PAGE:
He vows to defeat ISIS, which is a policy well regarded by the vast majority of the US. Trump has stated that his opponent, Hillary Clinton, as well as the “weak leadership” in Washington, have drafted and negotiated some of the worst trade deals ever. Trump promises he will re-negotiate trade deals such as the Trans-Pacific Partnership and NAFTA.

Final Word:

It is hard for millions of Americans, as well as myself, to believe that Crooked H has better and more effective policies than Trump. The Republican nominee has laid out numerous, comprehensive plans to improve trade, as well as reduce illegal immigration and eradicate radical Islamic terror from the face of the Earth. Hillary Clinton has given sorry excuses for policies, and has used her awful political history to point out that Trump has no political history. Hillary Clinton, in 30 years, has done nothing. She would continue to do absolutely nothing in the next four years.

Replacing a legend

 Story by Kelsey Luce

The numbers are staggering: 33 Sectional titles, seven Regional, three semi-state championships, and two final four appearances.

The Red Devil tennis teams have had great success over the past 30 years coached by Mark Reilly. However this past 2015-16 season was the last year with Reilly at the helm after he decided to step down, ending his JHS coaching career.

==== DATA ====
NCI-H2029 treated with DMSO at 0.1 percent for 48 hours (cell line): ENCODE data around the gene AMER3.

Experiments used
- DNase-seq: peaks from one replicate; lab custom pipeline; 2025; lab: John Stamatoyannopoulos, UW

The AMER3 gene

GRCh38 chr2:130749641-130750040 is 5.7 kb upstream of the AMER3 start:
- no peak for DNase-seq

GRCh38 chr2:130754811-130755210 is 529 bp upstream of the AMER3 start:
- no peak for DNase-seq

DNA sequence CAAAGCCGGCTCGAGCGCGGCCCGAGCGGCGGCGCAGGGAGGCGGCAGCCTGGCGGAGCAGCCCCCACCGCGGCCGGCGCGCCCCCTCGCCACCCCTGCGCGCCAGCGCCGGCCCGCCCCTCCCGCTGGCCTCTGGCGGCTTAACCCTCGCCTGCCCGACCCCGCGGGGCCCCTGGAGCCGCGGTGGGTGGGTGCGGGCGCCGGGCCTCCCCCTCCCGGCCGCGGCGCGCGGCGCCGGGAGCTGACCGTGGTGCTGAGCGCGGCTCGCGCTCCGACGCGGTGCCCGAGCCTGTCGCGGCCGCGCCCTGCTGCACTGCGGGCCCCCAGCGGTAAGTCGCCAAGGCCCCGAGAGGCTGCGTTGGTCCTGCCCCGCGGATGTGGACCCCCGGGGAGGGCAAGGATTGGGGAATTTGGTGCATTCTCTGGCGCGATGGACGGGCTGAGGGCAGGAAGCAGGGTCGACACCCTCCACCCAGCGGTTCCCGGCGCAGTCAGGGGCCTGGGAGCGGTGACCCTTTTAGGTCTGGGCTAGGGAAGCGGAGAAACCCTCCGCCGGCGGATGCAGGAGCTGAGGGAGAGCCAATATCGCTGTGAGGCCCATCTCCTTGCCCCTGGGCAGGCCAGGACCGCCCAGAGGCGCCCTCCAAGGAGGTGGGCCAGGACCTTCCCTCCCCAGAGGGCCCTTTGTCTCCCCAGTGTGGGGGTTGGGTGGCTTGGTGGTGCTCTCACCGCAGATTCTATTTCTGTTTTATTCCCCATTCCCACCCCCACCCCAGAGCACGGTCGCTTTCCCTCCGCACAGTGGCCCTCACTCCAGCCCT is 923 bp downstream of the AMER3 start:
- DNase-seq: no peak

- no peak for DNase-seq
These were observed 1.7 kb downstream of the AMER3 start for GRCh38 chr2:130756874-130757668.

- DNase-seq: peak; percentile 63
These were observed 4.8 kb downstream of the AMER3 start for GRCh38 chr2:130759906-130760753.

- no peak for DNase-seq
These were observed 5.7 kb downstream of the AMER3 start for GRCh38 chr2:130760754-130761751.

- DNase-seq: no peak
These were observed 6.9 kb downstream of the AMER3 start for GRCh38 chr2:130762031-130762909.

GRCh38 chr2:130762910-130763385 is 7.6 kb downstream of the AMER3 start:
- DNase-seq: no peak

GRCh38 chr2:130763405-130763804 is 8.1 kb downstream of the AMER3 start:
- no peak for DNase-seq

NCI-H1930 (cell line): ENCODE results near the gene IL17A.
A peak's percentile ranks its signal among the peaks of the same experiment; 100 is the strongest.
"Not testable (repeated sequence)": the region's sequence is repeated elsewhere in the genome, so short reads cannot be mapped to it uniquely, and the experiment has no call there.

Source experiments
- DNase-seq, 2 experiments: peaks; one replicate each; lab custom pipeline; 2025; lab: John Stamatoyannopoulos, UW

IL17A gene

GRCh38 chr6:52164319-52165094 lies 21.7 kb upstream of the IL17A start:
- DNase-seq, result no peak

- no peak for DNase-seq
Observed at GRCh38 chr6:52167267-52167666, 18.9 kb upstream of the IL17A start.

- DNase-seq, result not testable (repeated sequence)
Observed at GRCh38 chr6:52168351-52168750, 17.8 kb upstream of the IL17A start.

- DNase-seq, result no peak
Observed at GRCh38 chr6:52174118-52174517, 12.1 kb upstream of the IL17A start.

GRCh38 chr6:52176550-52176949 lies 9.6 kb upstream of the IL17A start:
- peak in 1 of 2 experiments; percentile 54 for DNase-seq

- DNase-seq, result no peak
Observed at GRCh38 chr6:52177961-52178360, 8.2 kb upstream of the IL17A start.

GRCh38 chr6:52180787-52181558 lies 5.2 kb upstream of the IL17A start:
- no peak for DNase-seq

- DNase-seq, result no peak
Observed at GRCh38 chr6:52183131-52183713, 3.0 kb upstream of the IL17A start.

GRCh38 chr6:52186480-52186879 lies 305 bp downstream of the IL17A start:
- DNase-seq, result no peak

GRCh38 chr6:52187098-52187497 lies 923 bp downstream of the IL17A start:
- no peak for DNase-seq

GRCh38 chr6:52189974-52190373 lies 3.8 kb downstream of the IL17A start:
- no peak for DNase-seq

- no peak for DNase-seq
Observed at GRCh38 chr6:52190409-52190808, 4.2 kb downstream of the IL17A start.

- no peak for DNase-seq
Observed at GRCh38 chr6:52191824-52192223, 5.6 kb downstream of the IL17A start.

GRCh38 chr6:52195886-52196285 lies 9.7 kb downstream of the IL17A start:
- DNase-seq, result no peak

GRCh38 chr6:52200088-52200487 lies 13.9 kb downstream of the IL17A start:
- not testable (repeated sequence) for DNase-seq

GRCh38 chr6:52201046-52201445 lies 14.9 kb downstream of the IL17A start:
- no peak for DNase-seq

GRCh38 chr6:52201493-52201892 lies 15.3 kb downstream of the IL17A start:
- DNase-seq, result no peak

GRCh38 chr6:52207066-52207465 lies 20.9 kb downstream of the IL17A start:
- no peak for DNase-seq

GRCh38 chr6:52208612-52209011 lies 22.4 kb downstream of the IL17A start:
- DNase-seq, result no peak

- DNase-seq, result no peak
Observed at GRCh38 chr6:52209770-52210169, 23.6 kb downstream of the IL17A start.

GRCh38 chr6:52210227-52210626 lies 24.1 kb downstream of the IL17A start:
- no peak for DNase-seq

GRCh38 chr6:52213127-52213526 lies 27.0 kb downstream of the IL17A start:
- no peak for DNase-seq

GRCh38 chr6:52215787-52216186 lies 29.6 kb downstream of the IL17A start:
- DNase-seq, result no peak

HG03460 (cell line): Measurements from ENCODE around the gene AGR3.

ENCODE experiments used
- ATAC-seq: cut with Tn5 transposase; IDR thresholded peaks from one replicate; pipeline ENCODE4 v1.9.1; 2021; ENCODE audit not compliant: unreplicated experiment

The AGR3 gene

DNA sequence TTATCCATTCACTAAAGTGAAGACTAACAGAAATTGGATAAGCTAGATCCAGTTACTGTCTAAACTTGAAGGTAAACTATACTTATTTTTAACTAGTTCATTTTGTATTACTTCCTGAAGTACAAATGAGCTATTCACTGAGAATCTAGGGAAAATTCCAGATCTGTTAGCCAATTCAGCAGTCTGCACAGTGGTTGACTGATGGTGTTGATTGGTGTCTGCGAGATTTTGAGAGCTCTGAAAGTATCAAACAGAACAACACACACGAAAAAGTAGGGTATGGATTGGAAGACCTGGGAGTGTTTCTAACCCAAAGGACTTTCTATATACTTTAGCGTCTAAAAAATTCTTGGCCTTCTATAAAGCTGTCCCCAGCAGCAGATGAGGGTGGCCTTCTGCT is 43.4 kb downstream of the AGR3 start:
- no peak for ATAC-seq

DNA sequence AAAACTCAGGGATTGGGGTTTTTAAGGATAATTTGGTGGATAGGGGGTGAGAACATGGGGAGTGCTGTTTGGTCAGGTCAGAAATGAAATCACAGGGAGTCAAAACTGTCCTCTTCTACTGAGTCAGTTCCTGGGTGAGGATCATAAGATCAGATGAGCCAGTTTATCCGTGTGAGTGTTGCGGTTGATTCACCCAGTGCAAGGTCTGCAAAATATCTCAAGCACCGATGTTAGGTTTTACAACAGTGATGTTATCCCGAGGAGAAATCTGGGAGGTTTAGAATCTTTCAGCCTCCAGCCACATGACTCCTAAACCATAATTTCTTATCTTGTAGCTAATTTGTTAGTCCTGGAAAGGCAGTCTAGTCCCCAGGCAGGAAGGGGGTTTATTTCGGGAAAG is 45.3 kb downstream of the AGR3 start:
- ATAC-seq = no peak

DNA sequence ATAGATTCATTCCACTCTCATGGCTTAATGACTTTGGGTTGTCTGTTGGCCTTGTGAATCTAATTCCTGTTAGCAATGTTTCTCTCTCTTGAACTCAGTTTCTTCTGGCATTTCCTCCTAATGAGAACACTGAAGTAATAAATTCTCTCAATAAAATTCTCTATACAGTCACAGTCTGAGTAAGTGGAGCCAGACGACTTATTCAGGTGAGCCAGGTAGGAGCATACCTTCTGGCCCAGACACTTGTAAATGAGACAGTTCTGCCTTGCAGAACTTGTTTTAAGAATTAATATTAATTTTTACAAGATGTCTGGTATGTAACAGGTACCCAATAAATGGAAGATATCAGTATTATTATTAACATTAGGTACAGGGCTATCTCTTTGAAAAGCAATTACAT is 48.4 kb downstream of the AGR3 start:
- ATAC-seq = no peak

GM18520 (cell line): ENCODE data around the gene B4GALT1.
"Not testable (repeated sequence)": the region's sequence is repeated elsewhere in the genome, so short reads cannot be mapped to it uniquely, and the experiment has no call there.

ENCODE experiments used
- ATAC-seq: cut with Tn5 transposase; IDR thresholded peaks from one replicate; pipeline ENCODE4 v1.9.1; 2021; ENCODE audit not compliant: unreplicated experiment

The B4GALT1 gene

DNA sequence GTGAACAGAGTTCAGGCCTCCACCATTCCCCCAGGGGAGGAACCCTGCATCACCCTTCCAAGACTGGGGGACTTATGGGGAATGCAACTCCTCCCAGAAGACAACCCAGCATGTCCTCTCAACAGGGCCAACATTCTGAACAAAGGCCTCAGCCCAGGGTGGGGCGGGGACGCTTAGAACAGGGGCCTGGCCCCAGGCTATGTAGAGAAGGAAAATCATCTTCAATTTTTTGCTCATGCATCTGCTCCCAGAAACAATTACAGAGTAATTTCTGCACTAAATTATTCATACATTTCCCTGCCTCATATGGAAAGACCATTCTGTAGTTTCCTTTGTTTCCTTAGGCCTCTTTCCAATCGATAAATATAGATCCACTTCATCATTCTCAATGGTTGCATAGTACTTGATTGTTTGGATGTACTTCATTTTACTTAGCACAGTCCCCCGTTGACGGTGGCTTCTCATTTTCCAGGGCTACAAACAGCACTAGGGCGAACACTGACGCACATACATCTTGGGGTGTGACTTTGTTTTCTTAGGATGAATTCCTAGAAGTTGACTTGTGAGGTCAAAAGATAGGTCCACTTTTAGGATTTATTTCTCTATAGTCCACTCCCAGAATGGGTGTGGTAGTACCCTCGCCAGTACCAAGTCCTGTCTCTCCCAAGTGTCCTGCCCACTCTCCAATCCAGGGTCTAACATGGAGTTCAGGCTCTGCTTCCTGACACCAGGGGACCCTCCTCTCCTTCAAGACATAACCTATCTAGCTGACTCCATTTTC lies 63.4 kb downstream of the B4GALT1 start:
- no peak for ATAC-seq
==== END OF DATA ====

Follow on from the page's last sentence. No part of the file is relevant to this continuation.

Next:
Since then, Jeff High has hired a new tennis coach for this upcoming season, Curt Roehm.

Roehm has been coaching since he was in college at Indiana University Southeast. He started out coaching tennis at River Valley Middle School, before deciding to take a job as the assistant girls tennis coach at Jeff High towards the end of his college career.

Later, after leaving that position, Roehm took a job at as the girls tennis coach at South Oldham High School, before making his way back to Jeff High to become assistant coach for Reilly with the boys program.

The movement, and ultimate return to JHS, put him in the daily presence of one of the most decorated tennis coaches in the state.

“Working beside Coach Reilly the past few years was a privilege,” Roehm said. “He’s such a student of the game. He picks up on the smallest thing and can build an entire game plan around it.

Because Roehm has spent so much time at Jeff High in the past, many current players recognize, and have been taught by, Roehm.

“He is a really great coach,” junior Trey Bottorff said. “He knows how to motivate and teach the game. He has some of the same great qualities that Coach Reilly has. I expect us to surprise a lot of teams doubting us and have a great season.”

The team already has big plans, along with a lot of respect, for their new coach this season. Roehm also knows, and understands, the legacy that came before him, and is focused on putting realistic goals on a team that went to the final four last season.

“I think it’s very important to set real and obtainable goals. We are focusing on things we can control,” Roehm said. “You can’t control when your opponent is going to have a near-perfect day. You can’t control when you go through a slump or a bad game. You can control walking off the court, knowing you gave 100-percent in practice and in the match,” Roehm said.

These goals are in place with a hope to follow up last year’s success, as well as preparing the boys to be the best they can for any opponents coming forward.

“The team already has respect for him, and now that he’s the head coach, he will bring a new and good element to the team this season,” junior Gerrin Moore said.